If a singularity existed, its momentum and position could be (I'm presuming) accurately observed/calculated without any fuzziness. This would violate the Uncertainty Principle and hence cannot be allowed by quantum Physics.

    General Relativity has no such restrictions, and it is Relativity that helps calculate the structures of Black Holes. At some stage, though, the scientists know they will have to reconcile all this with Quantum Theory (possibly in some TOE or GUT), and at that time we will have to figure out a way to resolve the issue of Relativity, and gravitational theory, predicting a body of infinite density, and Quantum Physics disallowing it.

    That, at least, is how I interpreted that Wiki statement.

    And I've pushed far beyond the boundaries of my reliable knowledge, so much of this may be speculative poppycock...

    Edited for typos.
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  15. #14  
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    Ooh, good thread! :P

    Quote Originally Posted by Obviously
    Apparently, one of the laws of physics says that energy cannot be created nor destroyed, so that is why it is called the black hole information(/energy) paradox. But what makes us think that it gets destroyed, what evidence or mathematical formulation states that it gets destroyed, and why?
    Destroyed is more of a general term. If we assume that all the "information" gets taken into the black-hole, then it could be said that for all intents and purposes it is gone. However, that's not something that is known for certain.

    Unlike matter we see in regular instances (such as stars) which gets broken down and recycled continually, it seems matter that enters a black-hole never gets recycled back into the universe.

    There's also the concern in the changes in mass that black-holes inexplicably experience. If 3 tons of matter go in, and later the black-hole shows as being only 2 tons in mass, is something missing? And if so, does that indicate that the matter was destroyed?

    Quote Originally Posted by Obviously
    But doesn't the information/energy get compressed into a singularity or something?
    Kinda. The matter doesn't doesn't get turned into a singularity, it becomes part of it, kinda like making a snowball from snow.

    Quote Originally Posted by Obviously
    Would that make black holes "containers" of some sort?
    Yes, although it is that very concept that causes a lot of problems.

    For starters, what is the nature of matter that is essentially trapped in a black-hole? Second do black-holes actually trap matter, or can the matter get out?

    Quote Originally Posted by BumFluff
    Some even think that anything that falls into a black hole will never actually reach the event horizon as time slows down and comes to practically a complete standstill before it even reaches it. If this is true then most likely the matter would just pass through the black hole after it becomes non existent.
    Most people think that a black hole consists of a simple point of no return boundary (event horizon). Black-holes are far more complex than that. A single event horizon exists only in a black-hole which isn't spinning, known as a Schwarzschild Black Hole.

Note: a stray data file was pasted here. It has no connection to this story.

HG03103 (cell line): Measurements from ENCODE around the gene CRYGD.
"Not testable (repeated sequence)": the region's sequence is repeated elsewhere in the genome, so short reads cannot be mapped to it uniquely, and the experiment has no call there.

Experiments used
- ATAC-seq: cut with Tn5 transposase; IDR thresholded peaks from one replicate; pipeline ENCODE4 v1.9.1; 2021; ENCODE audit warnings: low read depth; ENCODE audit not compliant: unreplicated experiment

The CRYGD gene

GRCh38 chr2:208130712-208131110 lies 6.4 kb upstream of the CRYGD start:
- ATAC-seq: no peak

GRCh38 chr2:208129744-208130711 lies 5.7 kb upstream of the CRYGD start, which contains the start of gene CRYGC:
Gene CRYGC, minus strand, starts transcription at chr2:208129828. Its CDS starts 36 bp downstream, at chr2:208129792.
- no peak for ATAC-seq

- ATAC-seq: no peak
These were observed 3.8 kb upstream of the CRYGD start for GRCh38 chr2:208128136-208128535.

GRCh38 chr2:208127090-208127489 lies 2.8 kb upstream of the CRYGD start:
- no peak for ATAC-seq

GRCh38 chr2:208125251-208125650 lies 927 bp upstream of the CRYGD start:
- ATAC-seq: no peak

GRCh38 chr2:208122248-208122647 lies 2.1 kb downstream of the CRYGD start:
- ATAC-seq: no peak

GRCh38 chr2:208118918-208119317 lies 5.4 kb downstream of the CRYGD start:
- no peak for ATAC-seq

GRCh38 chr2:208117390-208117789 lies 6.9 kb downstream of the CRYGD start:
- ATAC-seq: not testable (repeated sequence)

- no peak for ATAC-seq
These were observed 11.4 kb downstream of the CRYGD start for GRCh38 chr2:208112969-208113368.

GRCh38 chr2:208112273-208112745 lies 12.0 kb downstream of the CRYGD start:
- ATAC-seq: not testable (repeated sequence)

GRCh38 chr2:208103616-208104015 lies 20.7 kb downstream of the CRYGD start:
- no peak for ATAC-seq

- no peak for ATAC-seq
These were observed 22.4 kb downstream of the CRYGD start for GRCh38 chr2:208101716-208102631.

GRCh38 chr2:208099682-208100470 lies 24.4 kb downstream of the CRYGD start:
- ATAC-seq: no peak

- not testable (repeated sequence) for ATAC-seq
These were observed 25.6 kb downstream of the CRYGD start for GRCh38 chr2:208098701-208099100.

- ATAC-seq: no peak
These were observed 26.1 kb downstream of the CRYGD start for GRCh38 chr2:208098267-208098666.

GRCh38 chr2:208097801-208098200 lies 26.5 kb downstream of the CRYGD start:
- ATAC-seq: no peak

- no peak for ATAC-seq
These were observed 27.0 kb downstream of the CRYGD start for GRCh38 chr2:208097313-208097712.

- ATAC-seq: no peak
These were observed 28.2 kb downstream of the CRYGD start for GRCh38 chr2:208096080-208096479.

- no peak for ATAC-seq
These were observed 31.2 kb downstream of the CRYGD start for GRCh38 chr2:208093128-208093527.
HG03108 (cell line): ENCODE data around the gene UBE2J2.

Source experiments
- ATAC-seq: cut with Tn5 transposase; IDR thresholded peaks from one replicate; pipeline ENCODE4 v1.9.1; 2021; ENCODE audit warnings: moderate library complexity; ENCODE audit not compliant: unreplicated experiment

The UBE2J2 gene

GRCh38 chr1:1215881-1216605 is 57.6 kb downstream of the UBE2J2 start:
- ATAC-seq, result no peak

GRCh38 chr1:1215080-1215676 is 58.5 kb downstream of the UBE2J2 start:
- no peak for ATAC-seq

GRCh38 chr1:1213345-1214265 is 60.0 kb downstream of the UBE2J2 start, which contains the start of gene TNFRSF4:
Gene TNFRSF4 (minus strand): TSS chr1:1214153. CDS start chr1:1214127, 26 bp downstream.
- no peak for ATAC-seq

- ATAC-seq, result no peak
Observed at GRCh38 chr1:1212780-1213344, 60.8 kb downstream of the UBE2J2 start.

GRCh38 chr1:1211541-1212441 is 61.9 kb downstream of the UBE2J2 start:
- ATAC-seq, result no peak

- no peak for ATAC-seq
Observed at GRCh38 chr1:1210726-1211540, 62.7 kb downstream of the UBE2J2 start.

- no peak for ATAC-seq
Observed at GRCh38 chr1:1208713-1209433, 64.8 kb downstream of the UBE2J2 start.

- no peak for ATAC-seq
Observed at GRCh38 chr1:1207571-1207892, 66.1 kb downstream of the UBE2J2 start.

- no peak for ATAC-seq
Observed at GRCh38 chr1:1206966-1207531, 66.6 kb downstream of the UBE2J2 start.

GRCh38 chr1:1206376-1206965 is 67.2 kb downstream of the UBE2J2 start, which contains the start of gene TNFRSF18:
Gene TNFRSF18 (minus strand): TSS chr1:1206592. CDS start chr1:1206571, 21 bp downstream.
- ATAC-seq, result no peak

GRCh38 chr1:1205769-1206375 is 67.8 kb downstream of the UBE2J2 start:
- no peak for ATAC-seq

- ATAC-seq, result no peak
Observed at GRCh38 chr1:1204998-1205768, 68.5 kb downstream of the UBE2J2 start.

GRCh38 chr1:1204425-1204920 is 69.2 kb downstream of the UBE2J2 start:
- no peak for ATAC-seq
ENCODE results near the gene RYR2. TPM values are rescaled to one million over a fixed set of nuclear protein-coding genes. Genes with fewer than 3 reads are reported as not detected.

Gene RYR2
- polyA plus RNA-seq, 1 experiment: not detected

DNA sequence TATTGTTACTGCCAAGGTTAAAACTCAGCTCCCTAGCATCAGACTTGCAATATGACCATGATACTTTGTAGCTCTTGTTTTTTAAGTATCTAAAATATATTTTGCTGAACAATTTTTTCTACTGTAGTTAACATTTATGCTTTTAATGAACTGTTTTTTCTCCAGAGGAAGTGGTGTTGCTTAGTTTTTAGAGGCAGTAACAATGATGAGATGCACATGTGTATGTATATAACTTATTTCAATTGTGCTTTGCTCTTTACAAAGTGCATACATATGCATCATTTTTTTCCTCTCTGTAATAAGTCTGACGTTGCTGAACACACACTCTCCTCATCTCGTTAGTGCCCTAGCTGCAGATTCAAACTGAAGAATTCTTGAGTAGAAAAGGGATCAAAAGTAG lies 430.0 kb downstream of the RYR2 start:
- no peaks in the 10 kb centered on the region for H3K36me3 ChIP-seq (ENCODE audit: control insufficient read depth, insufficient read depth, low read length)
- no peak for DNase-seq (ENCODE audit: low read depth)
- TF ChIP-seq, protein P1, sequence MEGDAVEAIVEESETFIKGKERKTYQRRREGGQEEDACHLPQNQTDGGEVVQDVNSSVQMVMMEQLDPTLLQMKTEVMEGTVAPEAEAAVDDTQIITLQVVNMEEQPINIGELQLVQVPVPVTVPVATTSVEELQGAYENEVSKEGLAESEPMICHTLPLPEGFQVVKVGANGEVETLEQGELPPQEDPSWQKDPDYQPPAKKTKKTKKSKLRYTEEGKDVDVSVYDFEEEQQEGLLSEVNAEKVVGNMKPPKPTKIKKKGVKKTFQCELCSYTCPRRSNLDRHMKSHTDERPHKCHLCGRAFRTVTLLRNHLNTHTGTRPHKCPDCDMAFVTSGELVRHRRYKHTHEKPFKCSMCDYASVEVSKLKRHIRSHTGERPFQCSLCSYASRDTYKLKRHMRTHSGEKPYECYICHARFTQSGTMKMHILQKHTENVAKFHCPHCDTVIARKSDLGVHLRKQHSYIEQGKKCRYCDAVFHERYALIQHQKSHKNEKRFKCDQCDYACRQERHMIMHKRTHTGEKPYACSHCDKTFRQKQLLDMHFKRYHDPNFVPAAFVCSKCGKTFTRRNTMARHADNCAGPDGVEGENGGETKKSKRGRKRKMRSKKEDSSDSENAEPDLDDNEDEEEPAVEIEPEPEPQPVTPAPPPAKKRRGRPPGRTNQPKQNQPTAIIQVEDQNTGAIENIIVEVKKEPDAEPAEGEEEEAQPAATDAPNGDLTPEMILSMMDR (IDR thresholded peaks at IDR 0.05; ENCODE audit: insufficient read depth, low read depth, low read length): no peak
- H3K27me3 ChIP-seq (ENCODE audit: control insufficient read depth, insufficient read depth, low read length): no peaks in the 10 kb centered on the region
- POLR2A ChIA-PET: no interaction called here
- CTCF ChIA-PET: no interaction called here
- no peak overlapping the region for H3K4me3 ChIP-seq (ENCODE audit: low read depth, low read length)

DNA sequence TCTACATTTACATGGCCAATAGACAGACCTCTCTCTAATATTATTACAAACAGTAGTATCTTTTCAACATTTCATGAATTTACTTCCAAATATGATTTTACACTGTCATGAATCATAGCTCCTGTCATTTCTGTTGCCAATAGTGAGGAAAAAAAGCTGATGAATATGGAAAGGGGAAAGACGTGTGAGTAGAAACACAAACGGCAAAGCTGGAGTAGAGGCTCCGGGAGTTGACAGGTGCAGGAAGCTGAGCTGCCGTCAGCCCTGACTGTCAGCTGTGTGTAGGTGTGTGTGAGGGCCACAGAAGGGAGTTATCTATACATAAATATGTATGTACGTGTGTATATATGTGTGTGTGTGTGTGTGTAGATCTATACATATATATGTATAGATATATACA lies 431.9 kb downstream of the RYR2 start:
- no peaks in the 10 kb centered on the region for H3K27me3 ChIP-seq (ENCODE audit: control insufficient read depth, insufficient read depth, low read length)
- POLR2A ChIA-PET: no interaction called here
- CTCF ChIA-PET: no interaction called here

Given current theories behind black-hole creation, it's unlikely that any Schwarzschild black-holes exist. Instead, black-holes are considered to be spinning or rotating entities, which are commonly known as Kerr Black Holes.

    In a rotating black-hole, things get more complex. You end up with more than one event horizon, and the space inbetween is almost as great a topic in black-holes as the interior of the singularity itself.

    Quote Originally Posted by Obviously
    Hmm... What's the temprature in a black hole? Near absolute zero, light itself stops up. I don't know if this is relevant or not though...
    It's believed that due to the speeds of the matter traveling around the black-hole, that the event horizon is extremely hot. As for the inside of the black-hole, no one knows, since in order to get a temperature we would have to receive some sort of wavelength from the singularity. It may also be true that the nature of the physics within the black-hole prevents standard thermal behaviors.

    Quote Originally Posted by BumFluff
    Another crazy idea I had was perhaps a black hole isn't really matter at all but dark matter. Dark matter has a gravitational effect on energy and mass around it so perhaps a black hole is merely a large collection of dark matter that tranforms the material it draws in to either dark matter or dark energy.
    I'm not sure you can work with the idea of what a black-hole is made of. I think a black-hole is more of a physical behavior or function of physics.

    That said, if dark-matter behaves in relation to normal matter, then it is probably true that a black-hole engages both normal matter AND dark-matter alike.

    Quote Originally Posted by Obviously
    Doesn't dark matter have more mass than visable matter? :?
    If we assume that dark-matter helps make up for the mass discrepencies in the universe, maybe so.

    Quote Originally Posted by Obviously
    Is there a limit to how much matter a black hole can consume?
    No one knows. It's been theorized that a black-hole has a mass limit.

    This article from 2005 shines a bit of light on this "feature" of black holes.
    Black Hole Limit

    Quote Originally Posted by Obviously